By Michael A. Fletcher
Washington Post Staff Writer
Monday, March 2, 2009
Kansas Gov. Kathleen Sebelius has never lost an election, even as a Democrat in a Republican-dominated state, something analysts attribute to cool competence, a lifelong education in politics and a knack for reaching across the political divide.
But even with that record, Sebelius has been mostly frustrated in her attempts to expand health-care coverage in Kansas. Today, President Obama is scheduled to formally introduce her at a White House ceremony as his nominee for secretary of health and human services, putting Sebelius in the midst of the growing debate over revamping the nation's health-care system.
"She has a clear, substantive grasp of the issue," said Kenneth E. Thorpe, a professor of health policy at Emory University who was an adviser to President Bill Clinton. "She also understands the politics. She has been trying to do health-care reform in a very difficult political environment."
As governor, Sebelius has tried twice to raise Kansas's cigarette tax to expand medical coverage. Both times she was thwarted by Republican legislators, who objected to the tax increases and wanted a more market-based solution.
"She is a Democratic governor from a Republican state. She had to be pretty competent to survive that. But health care was a disappointing exercise," said Edmund F. Haislmaier, a senior research fellow in health policy studies at the Heritage Foundation who has worked with legislative leaders who opposed Sebelius in Kansas. "This is kind of an outline of what you are going to see play out nationally. People on both sides want the same goal, but they go at it differently," Haislmaier said.
Still, Sebelius has enjoyed some victories on the issue. She was successful in having Kansas join a multistate consortium that allowed Kansans to order prescription drugs from Canada, Britain and Ireland, often at a lower price than in the United States. She also has added tens of thousands of children from low-income households to state health programs. And as Kansas's elected insurance commissioner, Sebelius achieved national recognition when she blocked the sale of Blue Cross and Blue Shield of Kansas, which she was convinced would raise premiums.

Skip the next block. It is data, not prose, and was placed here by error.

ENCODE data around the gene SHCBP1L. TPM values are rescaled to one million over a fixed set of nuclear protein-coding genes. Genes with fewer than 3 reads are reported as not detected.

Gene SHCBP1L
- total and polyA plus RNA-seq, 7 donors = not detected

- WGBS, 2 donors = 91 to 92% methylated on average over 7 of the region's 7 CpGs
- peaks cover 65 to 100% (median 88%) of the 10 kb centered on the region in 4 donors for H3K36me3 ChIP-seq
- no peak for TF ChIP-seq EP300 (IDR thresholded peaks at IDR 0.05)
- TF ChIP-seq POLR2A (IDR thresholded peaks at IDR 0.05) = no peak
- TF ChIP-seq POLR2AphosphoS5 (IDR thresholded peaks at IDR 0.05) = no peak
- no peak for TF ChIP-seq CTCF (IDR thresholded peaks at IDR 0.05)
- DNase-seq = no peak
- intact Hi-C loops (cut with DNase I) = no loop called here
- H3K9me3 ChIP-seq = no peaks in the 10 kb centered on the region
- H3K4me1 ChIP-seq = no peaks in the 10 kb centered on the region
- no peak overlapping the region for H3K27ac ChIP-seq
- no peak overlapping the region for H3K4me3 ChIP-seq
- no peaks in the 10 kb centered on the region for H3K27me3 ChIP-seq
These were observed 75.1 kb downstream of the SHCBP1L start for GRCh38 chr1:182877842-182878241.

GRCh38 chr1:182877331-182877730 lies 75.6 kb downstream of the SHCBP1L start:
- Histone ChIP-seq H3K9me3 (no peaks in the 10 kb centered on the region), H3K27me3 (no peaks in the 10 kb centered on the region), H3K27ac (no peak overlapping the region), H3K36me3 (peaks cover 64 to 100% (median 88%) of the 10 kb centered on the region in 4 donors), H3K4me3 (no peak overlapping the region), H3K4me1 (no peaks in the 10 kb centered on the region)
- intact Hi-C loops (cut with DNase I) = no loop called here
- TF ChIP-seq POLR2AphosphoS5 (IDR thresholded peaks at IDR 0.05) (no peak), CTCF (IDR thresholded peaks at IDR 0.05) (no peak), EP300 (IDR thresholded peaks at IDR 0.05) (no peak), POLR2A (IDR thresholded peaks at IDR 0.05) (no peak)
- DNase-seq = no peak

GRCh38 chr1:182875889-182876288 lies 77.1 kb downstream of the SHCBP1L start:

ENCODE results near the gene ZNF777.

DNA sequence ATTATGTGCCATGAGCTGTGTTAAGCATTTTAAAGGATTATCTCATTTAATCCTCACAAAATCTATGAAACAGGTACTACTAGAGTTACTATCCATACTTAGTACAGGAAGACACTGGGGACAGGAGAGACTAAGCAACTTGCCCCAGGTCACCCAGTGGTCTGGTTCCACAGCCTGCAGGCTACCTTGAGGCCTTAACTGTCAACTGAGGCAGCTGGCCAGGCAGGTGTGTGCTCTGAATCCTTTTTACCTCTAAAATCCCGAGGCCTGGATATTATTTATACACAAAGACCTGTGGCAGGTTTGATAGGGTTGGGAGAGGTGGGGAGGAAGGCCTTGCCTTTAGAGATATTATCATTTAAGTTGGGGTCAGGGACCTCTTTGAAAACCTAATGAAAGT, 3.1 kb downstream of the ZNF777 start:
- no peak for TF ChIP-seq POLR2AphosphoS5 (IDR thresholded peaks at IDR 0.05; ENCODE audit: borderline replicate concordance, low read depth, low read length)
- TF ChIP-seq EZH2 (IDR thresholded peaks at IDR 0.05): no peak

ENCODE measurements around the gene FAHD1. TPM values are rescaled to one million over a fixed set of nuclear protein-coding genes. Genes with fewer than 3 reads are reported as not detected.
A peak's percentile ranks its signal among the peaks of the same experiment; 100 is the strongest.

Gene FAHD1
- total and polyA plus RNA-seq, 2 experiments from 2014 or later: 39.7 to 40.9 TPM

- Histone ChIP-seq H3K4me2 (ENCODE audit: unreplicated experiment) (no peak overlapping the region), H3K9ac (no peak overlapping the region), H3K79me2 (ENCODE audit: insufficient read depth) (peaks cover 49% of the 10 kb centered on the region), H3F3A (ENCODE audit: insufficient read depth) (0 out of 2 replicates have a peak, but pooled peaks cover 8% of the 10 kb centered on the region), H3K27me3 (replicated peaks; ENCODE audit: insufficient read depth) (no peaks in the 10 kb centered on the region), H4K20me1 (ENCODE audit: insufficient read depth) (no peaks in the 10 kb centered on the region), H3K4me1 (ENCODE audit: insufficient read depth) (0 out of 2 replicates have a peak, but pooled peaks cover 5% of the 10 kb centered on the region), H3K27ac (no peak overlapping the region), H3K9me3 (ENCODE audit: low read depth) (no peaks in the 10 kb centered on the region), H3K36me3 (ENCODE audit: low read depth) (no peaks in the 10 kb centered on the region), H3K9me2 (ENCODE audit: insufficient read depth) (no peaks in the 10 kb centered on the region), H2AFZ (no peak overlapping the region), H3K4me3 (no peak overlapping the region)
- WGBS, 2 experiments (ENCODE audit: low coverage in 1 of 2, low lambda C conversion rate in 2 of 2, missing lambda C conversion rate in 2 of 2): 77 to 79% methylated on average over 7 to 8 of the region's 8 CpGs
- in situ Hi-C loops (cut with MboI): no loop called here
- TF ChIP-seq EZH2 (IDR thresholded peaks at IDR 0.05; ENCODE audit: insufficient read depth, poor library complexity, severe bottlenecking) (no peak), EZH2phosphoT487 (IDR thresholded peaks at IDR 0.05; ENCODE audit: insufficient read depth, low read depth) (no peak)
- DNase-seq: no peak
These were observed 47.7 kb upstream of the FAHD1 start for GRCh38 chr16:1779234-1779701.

Many Democrats applauded her nomination, saying her experience could prove invaluable. "I'm particularly pleased to hear of her selection because she brings such solid experience to the position," said Sen. Max Baucus (D-Mont.), chairman of the Senate Finance Committee, who has set a goal of swiftly overhauling health care. "Passing comprehensive health-care reform is an absolute imperative this year, and as a former insurance commissioner, Governor Sebelius really gets what needs to be done," Baucus said.
Politics has been a constant in Sebelius's life. Her father, John J. Gilligan, a liberal Democrat, served as a congressman and as governor of Ohio. Sebelius studied at Trinity College in Washington, where she met her husband, Gary Sebelius, whose father was a congressman from western Kansas.
The couple settled in Topeka, where Kathleen Sebelius worked as a special assistant to the state's secretary of corrections and attended graduate school at the University of Kansas, before becoming executive director of the Kansas Trial Lawyers Association. She successfully ran for the state legislature in 1986 and was elected insurance commissioner eight years later.
Sebelius was elected governor in 2002 and was reelected in 2006, and along the way she earned a reputation as a capable manager and a moderate who works well with Republicans. She was mentioned as a possible Democratic vice presidential candidate in 2004 and 2008. Her name was floated for several Cabinet posts, although she expressed no interest then in joining the administration.
As HHS secretary, Sebelius would take charge of an agency with 65,000 employees responsible for public health, food safety, scientific research, and the administration of the Medicare and Medicaid programs, which serve 90 million Americans. The financial health of the entitlement programs is yet another worry confronting the administration, which has vowed to rein in the runaway costs of those programs, which make up the lion's share of the department's $700 billion budget.
Sebelius would fill a job that had been slated to go to former senator Thomas A. Daschle (D-S.D.), who withdrew from consideration over his failure to pay $146,000 in back taxes and interest until he had been nominated for the job.
Sebelius lacks Daschle's Capitol Hill experience, yet analysts said her experience in Kansas should serve her well in the new job. "Politics is politics," said Thorpe, of Emory University. "She understands these issues very well."
Barring any unforeseen circumstances, Sebelius is expected to encounter relatively few problems as she seeks confirmation, although she is likely to draw opposition because of her support for abortion rights.
Antiabortion activists have criticized Sebelius, who was raised Roman Catholic, largely because she vetoed a bill that would have required doctors who perform late-term abortions to report a reason for the procedure. Opponents also criticized her for hosting a dinner that included George Tiller, a Wichita abortion provider.
"Sebelius is joined at the hip with the abortion industry," said Operation Rescue President Troy Newman. "She owes them her political career and has been more than willing to pay them back with personal favors that have shielded them from legislation and criminal prosecution. Her corrupt abortion politics make her unfit to serve."
Sebelius has said that Tiller bought the dinner ticket. And her office reports that the abortion rate has fallen during her tenure because of her emphasis on adoption and sex education.
Staff writer Ceci Connolly contributed to this report.